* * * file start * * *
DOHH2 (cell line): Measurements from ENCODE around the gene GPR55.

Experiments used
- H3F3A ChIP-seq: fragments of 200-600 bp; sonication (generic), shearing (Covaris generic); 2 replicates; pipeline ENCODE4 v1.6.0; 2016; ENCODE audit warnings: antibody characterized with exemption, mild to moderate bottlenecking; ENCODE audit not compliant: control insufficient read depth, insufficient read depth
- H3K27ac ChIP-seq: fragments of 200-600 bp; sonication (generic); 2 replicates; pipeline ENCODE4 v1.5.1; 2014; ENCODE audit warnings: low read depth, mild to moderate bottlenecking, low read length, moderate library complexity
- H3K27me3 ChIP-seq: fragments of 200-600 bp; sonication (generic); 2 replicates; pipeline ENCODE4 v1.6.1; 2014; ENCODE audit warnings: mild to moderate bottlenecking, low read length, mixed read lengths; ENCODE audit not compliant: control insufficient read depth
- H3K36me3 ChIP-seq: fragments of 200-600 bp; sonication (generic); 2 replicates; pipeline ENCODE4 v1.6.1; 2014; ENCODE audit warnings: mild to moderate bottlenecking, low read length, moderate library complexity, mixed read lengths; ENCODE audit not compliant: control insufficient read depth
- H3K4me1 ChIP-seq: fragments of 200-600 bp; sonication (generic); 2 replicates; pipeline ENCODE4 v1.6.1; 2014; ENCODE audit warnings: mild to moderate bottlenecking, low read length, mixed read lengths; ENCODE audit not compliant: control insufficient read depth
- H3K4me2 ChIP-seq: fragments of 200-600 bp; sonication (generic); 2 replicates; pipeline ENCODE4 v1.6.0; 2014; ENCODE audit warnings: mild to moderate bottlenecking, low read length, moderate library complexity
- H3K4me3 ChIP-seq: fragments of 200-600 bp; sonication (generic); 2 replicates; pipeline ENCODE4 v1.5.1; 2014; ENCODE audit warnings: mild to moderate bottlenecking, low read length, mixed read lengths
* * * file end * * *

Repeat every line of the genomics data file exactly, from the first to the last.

DOHH2 (cell line): Measurements from ENCODE around the gene GPR55.

Experiments used
- H3F3A ChIP-seq: fragments of 200-600 bp; sonication (generic), shearing (Covaris generic); 2 replicates; pipeline ENCODE4 v1.6.0; 2016; ENCODE audit warnings: antibody characterized with exemption, mild to moderate bottlenecking; ENCODE audit not compliant: control insufficient read depth, insufficient read depth
- H3K27ac ChIP-seq: fragments of 200-600 bp; sonication (generic); 2 replicates; pipeline ENCODE4 v1.5.1; 2014; ENCODE audit warnings: low read depth, mild to moderate bottlenecking, low read length, moderate library complexity
- H3K27me3 ChIP-seq: fragments of 200-600 bp; sonication (generic); 2 replicates; pipeline ENCODE4 v1.6.1; 2014; ENCODE audit warnings: mild to moderate bottlenecking, low read length, mixed read lengths; ENCODE audit not compliant: control insufficient read depth
- H3K36me3 ChIP-seq: fragments of 200-600 bp; sonication (generic); 2 replicates; pipeline ENCODE4 v1.6.1; 2014; ENCODE audit warnings: mild to moderate bottlenecking, low read length, moderate library complexity, mixed read lengths; ENCODE audit not compliant: control insufficient read depth
- H3K4me1 ChIP-seq: fragments of 200-600 bp; sonication (generic); 2 replicates; pipeline ENCODE4 v1.6.1; 2014; ENCODE audit warnings: mild to moderate bottlenecking, low read length, mixed read lengths; ENCODE audit not compliant: control insufficient read depth
- H3K4me2 ChIP-seq: fragments of 200-600 bp; sonication (generic); 2 replicates; pipeline ENCODE4 v1.6.0; 2014; ENCODE audit warnings: mild to moderate bottlenecking, low read length, moderate library complexity
- H3K4me3 ChIP-seq: fragments of 200-600 bp; sonication (generic); 2 replicates; pipeline ENCODE4 v1.5.1; 2014; ENCODE audit warnings: mild to moderate bottlenecking, low read length, mixed read lengths